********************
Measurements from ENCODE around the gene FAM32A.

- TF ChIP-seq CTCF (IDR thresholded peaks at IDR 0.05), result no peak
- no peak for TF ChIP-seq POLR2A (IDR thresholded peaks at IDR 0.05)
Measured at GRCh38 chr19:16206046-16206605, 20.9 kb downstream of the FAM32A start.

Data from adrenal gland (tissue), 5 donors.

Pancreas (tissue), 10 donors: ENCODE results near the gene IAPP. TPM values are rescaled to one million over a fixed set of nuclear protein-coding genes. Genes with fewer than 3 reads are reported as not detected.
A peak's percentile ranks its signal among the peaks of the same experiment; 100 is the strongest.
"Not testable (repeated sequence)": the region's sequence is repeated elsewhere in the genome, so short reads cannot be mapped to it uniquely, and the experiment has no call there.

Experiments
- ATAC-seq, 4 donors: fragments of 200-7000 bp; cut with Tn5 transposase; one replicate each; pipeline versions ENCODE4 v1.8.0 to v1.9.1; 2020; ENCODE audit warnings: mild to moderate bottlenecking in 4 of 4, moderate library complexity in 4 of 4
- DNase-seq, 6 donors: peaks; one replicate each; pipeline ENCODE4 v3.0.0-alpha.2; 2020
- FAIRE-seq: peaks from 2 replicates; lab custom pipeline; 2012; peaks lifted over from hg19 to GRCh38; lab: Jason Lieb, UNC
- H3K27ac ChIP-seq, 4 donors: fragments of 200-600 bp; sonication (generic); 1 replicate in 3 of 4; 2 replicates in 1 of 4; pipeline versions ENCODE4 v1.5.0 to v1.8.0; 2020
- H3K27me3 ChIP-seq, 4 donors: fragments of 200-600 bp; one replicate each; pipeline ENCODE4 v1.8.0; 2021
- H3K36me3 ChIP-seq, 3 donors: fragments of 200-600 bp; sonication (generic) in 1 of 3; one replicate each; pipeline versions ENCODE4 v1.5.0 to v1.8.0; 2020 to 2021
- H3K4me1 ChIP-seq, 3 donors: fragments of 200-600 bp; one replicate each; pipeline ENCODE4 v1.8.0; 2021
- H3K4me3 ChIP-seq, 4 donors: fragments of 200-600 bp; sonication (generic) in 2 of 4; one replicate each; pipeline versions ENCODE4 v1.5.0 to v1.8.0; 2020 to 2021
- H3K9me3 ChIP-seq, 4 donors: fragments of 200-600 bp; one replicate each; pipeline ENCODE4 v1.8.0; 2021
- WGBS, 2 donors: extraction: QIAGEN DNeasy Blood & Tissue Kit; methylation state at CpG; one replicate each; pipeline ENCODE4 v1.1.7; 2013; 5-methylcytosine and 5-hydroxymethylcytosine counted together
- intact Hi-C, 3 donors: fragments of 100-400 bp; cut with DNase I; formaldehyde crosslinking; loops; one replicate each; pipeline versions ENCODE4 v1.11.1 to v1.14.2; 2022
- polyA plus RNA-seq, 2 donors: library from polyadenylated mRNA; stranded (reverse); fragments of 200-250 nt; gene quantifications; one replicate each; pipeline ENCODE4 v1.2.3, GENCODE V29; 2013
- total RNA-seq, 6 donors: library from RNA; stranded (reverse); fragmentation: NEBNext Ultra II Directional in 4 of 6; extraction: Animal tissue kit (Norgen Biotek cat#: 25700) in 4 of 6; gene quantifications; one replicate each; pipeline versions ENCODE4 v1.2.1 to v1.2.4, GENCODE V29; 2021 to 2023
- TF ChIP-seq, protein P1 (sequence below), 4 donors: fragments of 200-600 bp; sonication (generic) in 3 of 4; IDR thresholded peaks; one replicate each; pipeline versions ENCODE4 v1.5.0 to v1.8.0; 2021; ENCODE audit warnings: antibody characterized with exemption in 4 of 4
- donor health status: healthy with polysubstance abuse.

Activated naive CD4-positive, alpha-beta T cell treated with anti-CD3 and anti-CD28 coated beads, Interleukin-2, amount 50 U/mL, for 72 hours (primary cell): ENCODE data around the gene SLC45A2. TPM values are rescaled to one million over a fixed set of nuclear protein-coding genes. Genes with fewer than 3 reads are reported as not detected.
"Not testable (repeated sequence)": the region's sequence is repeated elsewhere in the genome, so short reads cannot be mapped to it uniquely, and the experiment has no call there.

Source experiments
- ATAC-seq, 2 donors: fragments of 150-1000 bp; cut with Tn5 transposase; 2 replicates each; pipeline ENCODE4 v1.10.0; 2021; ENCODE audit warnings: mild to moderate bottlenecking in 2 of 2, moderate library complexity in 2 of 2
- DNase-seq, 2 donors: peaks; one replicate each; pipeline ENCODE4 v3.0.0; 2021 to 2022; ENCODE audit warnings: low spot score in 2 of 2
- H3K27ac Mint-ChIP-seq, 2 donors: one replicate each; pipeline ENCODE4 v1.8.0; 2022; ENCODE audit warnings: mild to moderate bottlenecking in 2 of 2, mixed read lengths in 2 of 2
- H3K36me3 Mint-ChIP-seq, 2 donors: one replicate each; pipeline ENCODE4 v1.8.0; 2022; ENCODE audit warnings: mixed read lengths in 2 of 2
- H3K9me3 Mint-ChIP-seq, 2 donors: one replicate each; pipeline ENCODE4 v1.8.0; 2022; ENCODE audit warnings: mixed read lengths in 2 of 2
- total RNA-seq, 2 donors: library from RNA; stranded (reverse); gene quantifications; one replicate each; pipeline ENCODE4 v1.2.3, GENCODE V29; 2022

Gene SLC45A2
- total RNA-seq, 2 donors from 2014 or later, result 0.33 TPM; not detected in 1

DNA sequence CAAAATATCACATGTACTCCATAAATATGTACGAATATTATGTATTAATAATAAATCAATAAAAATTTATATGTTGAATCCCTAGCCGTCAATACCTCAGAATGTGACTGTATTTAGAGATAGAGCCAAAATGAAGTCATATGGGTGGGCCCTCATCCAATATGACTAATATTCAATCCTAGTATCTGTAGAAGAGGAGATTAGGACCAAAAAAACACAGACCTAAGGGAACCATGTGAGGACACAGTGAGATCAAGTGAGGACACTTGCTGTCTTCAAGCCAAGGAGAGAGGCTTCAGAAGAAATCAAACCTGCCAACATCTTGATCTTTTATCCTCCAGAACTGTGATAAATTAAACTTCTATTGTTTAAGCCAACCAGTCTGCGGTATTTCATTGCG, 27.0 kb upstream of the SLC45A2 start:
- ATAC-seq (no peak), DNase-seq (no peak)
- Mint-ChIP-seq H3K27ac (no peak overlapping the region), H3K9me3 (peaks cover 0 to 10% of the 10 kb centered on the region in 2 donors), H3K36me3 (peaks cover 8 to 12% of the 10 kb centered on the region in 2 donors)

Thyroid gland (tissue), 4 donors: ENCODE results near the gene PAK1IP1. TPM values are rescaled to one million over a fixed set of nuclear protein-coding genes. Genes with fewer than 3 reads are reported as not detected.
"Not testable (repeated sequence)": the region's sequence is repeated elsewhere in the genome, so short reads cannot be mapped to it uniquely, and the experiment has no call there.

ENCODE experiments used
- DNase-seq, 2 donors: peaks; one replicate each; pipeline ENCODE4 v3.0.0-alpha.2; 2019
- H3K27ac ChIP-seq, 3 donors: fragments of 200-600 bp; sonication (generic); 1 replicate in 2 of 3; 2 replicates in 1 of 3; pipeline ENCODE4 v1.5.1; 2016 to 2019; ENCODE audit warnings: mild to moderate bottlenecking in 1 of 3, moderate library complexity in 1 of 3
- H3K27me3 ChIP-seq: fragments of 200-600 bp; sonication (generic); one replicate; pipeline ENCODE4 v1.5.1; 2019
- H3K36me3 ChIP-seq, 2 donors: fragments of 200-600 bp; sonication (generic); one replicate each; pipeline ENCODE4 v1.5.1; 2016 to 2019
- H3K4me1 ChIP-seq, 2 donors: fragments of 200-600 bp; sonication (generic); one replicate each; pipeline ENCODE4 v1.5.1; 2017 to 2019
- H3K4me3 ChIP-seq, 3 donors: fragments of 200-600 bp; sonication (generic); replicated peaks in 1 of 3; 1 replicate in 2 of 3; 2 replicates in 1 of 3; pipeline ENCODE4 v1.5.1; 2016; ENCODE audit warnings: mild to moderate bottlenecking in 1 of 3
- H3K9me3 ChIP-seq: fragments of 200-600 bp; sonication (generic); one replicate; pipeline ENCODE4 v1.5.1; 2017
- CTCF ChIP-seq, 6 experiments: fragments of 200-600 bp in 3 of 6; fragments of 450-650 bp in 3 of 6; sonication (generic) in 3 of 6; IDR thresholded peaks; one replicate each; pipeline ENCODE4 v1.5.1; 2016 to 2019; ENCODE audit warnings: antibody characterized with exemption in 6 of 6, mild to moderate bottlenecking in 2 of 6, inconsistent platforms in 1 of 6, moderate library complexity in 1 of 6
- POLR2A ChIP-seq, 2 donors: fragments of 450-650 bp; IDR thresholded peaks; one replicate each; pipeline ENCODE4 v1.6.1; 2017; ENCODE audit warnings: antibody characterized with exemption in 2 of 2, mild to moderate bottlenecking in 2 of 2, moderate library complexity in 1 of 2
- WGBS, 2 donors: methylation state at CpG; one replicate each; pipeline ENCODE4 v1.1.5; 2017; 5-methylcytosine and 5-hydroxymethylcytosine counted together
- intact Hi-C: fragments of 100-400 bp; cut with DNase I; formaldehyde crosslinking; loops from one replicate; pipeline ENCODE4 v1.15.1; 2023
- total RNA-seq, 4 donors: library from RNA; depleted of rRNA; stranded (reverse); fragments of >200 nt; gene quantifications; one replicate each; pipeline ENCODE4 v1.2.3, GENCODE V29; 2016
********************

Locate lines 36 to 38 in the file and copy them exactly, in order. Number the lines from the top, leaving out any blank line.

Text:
DNA sequence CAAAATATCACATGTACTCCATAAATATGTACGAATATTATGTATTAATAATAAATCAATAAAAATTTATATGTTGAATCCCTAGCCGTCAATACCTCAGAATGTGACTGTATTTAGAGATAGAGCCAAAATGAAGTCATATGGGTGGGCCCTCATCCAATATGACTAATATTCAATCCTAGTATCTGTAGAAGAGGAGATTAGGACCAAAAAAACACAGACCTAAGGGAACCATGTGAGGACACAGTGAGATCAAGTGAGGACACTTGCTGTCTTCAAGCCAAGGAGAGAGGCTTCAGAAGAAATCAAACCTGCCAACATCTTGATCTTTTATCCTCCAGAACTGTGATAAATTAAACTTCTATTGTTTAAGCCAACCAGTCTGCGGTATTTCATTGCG, 27.0 kb upstream of the SLC45A2 start:
- ATAC-seq (no peak), DNase-seq (no peak)
- Mint-ChIP-seq H3K27ac (no peak overlapping the region), H3K9me3 (peaks cover 0 to 10% of the 10 kb centered on the region in 2 donors), H3K36me3 (peaks cover 8 to 12% of the 10 kb centered on the region in 2 donors)